JAKARTA, Feb 29 (Reuters) - A stoppage at Freeport McMoRan Copper & Gold Inc.'s Grasberg mine in Indonesia could be resolved within days, with talks between workers and management progressing well, a union official said on Wednesday.
Last week, Freeport Indonesia, which operates the world's second largest copper mine and the largest gold mine, told its workers not to work due to safety concerns linked to labor unrest.
Attempts to return the mine to normal after the strike last year have been hampered by protracted disputes between management and union workers, as well as by security concerns.
"The mine is still suspended until today," union spokesman Juli Parorrongan told Reuters, adding that progress was being made in management talks. "We are trying to negotiate to resolve this problem. It is looking good."
"Not too long ... the operations will be running again and normal again," Parorrongan added. "Maybe for next week, I think this problem will be resolved."
Intimidation and violence by some workers against others who did not take part in last year's strike have disrupted the mine in the highlands of central Papua, the company said on Thursday.
There had been both physical and verbal incidents of intimidation between workers, Parorrongan said, adding that the company had overreacted by halting work at the mine.
"The workers that participated in the strike before, now don't want to work with those they call betrayers," Parorrongan added. "They intimidate by speaking to the non-striking workers, calling them betrayers ... some of them were also hit ... (but) these are very individual cases."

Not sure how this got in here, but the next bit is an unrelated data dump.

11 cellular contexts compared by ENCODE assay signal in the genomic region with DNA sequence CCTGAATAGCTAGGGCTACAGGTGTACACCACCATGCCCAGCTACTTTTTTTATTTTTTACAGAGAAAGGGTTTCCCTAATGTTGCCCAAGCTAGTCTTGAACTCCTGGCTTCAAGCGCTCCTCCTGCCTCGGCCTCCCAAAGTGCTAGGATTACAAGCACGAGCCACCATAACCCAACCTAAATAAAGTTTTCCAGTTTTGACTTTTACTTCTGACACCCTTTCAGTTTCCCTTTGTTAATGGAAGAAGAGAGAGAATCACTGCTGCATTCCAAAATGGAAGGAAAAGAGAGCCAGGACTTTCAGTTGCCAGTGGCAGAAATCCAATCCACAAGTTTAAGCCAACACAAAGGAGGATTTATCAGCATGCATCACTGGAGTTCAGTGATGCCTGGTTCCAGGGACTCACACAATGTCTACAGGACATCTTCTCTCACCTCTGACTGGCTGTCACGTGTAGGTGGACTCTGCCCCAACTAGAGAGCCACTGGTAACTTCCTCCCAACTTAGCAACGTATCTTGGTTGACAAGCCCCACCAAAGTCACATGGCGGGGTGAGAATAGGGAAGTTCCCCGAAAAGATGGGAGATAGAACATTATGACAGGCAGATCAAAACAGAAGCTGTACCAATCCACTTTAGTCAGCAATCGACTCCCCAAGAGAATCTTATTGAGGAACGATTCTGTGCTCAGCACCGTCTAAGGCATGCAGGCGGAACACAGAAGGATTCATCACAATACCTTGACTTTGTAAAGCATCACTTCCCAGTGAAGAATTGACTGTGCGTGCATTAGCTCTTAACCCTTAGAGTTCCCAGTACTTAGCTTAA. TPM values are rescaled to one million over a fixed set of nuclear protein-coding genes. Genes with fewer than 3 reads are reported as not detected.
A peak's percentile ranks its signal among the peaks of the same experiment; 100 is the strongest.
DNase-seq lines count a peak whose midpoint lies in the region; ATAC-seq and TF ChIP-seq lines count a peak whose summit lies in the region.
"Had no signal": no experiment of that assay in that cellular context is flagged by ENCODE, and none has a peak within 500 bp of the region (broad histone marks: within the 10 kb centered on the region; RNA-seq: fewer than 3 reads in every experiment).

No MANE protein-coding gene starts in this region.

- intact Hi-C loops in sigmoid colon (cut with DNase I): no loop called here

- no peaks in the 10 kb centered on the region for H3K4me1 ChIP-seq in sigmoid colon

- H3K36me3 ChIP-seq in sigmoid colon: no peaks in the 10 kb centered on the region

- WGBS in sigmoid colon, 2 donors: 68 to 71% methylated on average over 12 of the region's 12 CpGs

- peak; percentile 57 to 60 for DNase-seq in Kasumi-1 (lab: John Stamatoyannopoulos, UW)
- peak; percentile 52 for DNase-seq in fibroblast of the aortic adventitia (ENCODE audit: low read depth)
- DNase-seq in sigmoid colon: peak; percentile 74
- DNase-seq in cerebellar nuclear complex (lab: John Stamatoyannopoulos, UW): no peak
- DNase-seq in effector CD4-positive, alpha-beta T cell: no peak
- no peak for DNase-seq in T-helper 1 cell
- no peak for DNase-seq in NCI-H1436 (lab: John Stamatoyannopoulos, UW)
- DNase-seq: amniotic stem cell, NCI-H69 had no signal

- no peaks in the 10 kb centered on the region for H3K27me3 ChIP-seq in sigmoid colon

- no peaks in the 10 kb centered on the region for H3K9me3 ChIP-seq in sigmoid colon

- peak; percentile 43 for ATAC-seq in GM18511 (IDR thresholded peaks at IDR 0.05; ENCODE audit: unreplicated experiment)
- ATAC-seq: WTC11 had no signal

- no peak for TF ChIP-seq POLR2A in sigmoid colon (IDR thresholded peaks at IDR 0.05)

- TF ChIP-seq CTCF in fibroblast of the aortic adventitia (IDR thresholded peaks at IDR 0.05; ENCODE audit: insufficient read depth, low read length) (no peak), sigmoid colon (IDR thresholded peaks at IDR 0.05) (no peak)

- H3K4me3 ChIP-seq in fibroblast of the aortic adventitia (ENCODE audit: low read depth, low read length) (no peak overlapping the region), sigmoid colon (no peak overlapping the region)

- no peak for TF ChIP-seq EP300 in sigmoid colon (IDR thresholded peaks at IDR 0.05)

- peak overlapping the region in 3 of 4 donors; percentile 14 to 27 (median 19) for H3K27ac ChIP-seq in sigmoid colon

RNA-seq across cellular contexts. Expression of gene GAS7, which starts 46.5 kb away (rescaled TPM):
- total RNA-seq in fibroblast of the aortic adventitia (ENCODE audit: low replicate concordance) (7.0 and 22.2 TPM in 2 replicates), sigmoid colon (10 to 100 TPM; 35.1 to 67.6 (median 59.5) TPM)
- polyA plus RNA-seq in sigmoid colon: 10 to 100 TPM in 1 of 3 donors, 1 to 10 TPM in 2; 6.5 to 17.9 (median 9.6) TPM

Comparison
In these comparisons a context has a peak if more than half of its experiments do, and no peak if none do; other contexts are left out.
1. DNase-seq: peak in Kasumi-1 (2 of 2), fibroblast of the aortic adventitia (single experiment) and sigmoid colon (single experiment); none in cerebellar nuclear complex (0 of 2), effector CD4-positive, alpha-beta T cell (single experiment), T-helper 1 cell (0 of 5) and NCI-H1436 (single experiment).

Arizona-based Freeport could not immediately offer comment on Wednesday.
The three-month Grasberg strike ended Dec. 14 with a deal for a pay increase, allowing workers to gradually return to work, but the force majeure has yet to be officially lifted.
"For the big strikes in Chile, they tend to be very quick -- a week or two at the most -- and everybody gets back to work fairly quickly," Citigroup analyst David Wilson said.
"It looks like a uniquely Indonesian thing ... obviously there seems to be some antagonism between those who broke the strike and those who didn't."
Three-month copper on the London Metal Exchange traded at $8,657 a tonne by 0936 GMT, versus $8,600 a tonne at the Tuesday's close.
"You always factor in production losses in your forward expectations," added Wilson. "If it's just a day or two of stoppage then it would only have a minimum impact, but if you are talking a couple weeks, you would be getting worried."
Earlier this month, Freeport McMoRan Copper & Gold Inc said it wanted to extend its contract with Indonesia's government to enable it to run the mine beyond 2021.